Note: This blog entry contains pictures of a wound
and may not be suitable for all viewers.
I have had an area of pink skin developing on my back for some years and being something that I don't often see, I chose to ignore it. Tom recently convinced me that I ought to have it looked at by my family doctor to determine if it was another skin cancer.
I had two basil cell skin cancers many years ago (more than ten), one on my right arm, another on my right temple. They were surgically removed and I've never had any recurrence of either spot.
Here's what Tom thought I needed to show my family doctor.
05-29-18: This pink patch was on the left of my back, on the lower scapula. I showed it to Dr. William B. Ashcraft at Miamisburg Family Practice and he agreed that it needed to be examined by a dermatologist.
06-25-18: I visited Dr. Karl K. Kellawan at Forefront Dermatology in Centerville. He thought it was a skin cancer and took a biopsy.
With the bandage removed after one day, the site of the biopsy can be seen near the top edge. Also note how much redder the area has become in less than three months.
The biopsy wound bled quite a bit and I have a number of t-shirts that needed laundered quickly. It was otherwise virtually painless. I had three spots on my chest attended to, also. They were frozen with liquid nitrogen. Biopsy results came back showing it to be a squamous cell skin cancer.
07-13-18: On my 69th birthday I went to Dayton Skincare for an appointment. Dr. Shannon Buck looked at the site, marked the outline with ink and measured the area (I believe he said 2.4 x 1.5 cm). They set an appointment in two weeks to have the cancer removed via MOHS surgery. I was told I might have to be there "all day".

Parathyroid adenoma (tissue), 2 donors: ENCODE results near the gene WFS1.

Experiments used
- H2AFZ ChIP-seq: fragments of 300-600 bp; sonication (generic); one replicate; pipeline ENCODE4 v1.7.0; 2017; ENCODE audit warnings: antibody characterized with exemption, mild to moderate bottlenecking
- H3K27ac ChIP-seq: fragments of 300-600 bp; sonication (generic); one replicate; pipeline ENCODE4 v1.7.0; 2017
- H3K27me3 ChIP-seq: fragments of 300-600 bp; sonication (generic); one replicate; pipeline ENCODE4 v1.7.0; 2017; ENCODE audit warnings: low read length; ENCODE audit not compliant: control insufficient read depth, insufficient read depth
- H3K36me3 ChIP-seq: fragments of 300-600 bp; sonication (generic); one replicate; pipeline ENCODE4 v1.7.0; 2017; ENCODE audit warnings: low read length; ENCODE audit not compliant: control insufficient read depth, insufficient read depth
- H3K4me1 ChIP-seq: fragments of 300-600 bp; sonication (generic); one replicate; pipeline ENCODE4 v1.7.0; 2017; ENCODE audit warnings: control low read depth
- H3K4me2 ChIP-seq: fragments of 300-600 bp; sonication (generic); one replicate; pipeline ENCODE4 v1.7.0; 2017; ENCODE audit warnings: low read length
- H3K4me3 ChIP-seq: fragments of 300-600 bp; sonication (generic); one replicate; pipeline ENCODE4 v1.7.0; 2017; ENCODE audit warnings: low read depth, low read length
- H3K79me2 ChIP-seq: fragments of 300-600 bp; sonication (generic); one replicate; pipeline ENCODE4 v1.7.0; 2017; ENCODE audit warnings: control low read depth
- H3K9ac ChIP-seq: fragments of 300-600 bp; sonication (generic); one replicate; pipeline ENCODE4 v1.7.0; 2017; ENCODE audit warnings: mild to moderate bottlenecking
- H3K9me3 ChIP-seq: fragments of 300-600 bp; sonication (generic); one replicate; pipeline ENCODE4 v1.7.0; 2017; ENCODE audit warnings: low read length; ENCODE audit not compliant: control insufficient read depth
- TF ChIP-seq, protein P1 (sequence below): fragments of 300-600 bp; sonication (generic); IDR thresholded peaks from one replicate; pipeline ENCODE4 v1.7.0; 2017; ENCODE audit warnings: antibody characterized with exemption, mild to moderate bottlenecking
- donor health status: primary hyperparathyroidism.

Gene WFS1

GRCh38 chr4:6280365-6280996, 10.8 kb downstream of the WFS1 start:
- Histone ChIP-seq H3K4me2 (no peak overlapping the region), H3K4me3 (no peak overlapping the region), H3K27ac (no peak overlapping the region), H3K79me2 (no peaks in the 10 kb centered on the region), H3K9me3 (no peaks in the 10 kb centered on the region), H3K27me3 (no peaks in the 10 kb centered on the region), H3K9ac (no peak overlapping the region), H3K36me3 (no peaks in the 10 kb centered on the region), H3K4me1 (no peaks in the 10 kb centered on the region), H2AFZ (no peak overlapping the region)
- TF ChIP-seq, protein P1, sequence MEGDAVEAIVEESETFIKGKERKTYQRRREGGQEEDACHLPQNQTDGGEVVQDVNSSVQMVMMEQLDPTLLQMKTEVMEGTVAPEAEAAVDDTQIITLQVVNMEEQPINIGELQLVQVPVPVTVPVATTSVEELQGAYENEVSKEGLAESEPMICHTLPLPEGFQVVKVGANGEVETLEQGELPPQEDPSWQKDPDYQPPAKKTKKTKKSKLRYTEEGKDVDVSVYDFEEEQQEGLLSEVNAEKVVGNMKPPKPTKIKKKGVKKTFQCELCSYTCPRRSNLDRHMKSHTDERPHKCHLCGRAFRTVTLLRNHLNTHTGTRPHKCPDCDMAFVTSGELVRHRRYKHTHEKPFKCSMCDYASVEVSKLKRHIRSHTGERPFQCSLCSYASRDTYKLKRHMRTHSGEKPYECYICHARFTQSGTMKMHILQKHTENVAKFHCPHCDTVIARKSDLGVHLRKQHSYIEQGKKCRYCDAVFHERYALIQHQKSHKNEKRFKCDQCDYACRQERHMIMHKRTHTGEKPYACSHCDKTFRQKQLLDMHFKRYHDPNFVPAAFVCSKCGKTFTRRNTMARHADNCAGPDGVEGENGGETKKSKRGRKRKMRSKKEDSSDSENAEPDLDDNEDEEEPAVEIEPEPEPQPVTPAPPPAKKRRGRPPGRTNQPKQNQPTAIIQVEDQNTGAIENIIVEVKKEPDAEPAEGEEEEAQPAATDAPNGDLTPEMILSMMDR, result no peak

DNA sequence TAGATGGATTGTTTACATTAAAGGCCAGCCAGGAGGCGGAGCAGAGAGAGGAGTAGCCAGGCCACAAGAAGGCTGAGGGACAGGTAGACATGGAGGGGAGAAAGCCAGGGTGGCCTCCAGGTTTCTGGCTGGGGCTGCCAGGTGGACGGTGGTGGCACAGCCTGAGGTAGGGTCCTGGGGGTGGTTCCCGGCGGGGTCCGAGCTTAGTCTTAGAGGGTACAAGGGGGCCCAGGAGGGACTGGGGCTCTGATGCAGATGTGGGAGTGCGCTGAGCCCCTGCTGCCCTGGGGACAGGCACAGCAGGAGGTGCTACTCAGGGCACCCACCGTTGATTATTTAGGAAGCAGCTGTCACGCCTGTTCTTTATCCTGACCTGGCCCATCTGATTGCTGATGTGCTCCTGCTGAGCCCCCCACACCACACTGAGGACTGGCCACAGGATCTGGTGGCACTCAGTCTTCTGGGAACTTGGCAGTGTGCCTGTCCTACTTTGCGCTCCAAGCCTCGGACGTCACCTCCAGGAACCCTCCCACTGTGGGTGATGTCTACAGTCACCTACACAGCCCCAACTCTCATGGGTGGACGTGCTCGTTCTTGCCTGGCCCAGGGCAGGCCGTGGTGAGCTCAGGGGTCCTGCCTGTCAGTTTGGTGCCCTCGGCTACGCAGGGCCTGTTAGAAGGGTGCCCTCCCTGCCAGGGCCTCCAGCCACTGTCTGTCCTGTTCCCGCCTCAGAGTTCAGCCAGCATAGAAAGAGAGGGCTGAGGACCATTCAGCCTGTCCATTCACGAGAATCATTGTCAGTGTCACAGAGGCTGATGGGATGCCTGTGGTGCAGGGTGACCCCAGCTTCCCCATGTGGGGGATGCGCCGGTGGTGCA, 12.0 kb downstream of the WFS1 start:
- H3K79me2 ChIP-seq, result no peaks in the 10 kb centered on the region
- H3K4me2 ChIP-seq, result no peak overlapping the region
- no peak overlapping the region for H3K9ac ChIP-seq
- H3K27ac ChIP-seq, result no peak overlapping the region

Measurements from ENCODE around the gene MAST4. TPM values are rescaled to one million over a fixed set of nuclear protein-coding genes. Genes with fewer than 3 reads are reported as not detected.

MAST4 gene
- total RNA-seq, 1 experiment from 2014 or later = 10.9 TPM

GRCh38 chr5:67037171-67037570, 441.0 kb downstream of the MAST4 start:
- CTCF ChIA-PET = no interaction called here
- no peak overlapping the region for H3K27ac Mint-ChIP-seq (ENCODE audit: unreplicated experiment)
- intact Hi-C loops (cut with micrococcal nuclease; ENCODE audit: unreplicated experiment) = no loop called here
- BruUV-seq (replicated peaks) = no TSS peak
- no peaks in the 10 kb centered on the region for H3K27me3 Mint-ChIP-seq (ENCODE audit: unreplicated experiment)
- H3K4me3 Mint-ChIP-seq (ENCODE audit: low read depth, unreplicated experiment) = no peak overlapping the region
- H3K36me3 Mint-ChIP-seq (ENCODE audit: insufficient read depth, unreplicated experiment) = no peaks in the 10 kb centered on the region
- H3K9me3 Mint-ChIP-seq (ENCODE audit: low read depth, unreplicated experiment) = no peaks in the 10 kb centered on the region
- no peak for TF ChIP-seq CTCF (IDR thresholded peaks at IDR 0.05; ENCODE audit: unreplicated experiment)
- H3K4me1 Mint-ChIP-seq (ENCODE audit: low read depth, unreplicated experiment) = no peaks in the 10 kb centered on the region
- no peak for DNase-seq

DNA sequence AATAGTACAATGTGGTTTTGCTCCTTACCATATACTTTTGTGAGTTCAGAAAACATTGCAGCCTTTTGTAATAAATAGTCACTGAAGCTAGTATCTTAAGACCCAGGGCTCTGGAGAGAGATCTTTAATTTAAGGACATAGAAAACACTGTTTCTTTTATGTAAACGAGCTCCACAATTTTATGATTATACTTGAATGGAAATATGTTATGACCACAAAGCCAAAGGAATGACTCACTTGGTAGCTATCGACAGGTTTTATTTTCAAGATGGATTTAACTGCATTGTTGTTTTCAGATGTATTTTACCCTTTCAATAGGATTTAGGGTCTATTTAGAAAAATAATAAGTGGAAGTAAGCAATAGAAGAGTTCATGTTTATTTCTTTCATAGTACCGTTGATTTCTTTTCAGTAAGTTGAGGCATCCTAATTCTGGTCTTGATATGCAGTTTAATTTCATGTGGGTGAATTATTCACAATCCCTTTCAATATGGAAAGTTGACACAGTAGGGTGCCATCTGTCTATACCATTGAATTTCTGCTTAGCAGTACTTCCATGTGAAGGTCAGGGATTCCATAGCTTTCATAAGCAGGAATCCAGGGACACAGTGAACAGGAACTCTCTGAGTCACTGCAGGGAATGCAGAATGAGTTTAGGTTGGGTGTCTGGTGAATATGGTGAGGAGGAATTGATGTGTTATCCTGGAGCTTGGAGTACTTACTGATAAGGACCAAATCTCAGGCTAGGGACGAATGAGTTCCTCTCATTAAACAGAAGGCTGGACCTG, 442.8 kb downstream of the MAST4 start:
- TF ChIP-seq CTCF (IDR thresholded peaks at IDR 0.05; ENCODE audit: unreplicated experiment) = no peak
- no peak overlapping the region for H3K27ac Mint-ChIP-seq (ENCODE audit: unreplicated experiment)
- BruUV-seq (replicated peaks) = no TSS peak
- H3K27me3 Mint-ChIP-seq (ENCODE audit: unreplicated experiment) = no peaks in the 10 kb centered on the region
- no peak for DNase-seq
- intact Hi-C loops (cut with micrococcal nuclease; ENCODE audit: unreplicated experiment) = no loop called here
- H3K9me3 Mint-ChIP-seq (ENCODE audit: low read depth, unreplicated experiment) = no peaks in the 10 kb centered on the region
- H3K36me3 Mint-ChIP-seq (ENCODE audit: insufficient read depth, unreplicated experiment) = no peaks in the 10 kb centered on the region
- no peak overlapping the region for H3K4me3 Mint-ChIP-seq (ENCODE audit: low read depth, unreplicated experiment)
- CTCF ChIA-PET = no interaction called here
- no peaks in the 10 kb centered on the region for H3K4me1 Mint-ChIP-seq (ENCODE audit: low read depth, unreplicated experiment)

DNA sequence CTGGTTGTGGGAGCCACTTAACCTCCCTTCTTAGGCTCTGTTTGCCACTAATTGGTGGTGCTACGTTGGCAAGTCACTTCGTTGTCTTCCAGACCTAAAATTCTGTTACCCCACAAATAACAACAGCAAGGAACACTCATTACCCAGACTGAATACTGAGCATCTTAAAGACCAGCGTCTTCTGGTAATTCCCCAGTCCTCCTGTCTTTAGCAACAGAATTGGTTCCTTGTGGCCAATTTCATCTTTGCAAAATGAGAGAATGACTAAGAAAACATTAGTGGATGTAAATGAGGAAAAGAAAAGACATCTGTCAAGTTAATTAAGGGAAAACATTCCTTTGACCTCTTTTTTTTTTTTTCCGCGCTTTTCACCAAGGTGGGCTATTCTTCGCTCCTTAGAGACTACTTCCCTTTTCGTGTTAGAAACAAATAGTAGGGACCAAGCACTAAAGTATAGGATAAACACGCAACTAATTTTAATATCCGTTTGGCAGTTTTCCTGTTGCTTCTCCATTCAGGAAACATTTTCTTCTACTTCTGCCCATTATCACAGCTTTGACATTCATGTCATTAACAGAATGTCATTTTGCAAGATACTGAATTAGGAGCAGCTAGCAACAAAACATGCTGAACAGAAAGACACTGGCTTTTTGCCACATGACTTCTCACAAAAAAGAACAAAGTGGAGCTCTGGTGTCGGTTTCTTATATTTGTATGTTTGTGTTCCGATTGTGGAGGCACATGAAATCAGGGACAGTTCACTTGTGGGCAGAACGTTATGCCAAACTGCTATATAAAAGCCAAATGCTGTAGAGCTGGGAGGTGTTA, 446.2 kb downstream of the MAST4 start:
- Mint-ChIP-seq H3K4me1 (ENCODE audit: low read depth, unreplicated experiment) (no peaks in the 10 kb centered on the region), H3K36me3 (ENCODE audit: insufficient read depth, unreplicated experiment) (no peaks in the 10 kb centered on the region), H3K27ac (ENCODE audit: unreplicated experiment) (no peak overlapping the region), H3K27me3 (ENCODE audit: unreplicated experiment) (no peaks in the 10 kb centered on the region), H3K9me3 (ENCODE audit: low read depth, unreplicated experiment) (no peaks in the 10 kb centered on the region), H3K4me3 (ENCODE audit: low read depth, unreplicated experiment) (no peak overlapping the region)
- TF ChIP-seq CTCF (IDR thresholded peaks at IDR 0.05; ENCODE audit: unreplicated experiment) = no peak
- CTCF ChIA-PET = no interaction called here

The surgery lasted about 3.5 hours (mostly wait time). Dr. Buck didn't have to go back for more. There were some precancerous cells which the nurse then took care of. The nurse then put on ample dressings and wrapped me in an elastic bandage to hold everything firmly in place.
The next afternoon Tom removed the elastic bandage and we found this waterproof bandage beneath. I managed to keep it in place for two weeks while the wound healed. Though I showered (carefully), the bandage stayed in place. At first the wound was tender, even slightly painful. It soon merely itched.
08-10-18: I returned to Dayton Skincare to have the stitches removed. I asked the nurse how many there were: 36. She said the wound was healing beautifully and that I could go back to my usual routine with no restrictions.
I'll have to keep an eye on things and not let any further suspect areas go so long before I see a doctor. I'm sure this could have been taken care of easily many years ago. Even so, the procedures that were used weren't painful at all. Great care all around.